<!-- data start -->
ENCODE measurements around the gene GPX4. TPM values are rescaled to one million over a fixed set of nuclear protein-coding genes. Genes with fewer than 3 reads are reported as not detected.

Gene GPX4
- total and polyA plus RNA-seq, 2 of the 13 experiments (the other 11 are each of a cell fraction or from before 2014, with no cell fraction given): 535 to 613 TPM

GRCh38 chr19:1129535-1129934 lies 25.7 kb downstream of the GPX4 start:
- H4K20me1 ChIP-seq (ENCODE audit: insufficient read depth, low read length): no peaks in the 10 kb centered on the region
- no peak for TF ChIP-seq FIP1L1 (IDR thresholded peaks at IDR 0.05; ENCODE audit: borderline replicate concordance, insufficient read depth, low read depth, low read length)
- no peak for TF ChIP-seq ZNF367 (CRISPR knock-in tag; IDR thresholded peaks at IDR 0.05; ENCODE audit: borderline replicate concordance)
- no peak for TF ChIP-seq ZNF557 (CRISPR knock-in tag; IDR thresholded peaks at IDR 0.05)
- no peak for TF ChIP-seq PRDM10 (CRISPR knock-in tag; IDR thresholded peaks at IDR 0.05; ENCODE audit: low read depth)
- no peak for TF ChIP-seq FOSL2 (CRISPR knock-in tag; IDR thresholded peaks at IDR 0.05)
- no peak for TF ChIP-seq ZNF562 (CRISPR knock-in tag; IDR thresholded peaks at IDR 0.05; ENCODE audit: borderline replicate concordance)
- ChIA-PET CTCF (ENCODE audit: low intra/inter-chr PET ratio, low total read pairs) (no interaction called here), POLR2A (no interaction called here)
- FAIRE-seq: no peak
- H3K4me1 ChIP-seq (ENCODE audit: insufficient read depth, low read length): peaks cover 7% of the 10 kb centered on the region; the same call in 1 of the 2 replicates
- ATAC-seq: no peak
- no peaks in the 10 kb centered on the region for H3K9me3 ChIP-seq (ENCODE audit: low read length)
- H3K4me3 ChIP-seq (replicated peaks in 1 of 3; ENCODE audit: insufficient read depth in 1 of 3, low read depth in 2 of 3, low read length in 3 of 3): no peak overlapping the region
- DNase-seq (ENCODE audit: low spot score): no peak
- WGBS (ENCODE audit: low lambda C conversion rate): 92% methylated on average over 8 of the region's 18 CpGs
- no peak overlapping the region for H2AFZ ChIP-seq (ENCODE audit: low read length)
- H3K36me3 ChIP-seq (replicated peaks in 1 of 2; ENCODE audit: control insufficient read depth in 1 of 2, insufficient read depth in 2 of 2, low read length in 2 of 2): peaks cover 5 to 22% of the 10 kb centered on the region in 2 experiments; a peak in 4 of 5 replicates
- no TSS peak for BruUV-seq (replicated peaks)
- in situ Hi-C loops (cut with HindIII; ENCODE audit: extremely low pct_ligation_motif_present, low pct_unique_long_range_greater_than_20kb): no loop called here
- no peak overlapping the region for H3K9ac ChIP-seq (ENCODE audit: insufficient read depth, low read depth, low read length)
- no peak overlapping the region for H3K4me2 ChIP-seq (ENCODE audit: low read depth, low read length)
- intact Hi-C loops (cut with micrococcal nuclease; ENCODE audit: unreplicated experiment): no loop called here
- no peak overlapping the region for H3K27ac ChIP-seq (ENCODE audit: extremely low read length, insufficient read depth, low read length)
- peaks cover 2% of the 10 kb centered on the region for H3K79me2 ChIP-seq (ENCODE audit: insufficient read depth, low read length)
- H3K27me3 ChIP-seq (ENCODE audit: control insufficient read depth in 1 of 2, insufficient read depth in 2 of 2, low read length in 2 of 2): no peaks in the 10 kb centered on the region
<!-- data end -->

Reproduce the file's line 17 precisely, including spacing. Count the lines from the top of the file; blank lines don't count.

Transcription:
- H3K4me3 ChIP-seq (replicated peaks in 1 of 3; ENCODE audit: insufficient read depth in 1 of 3, low read depth in 2 of 3, low read length in 3 of 3): no peak overlapping the region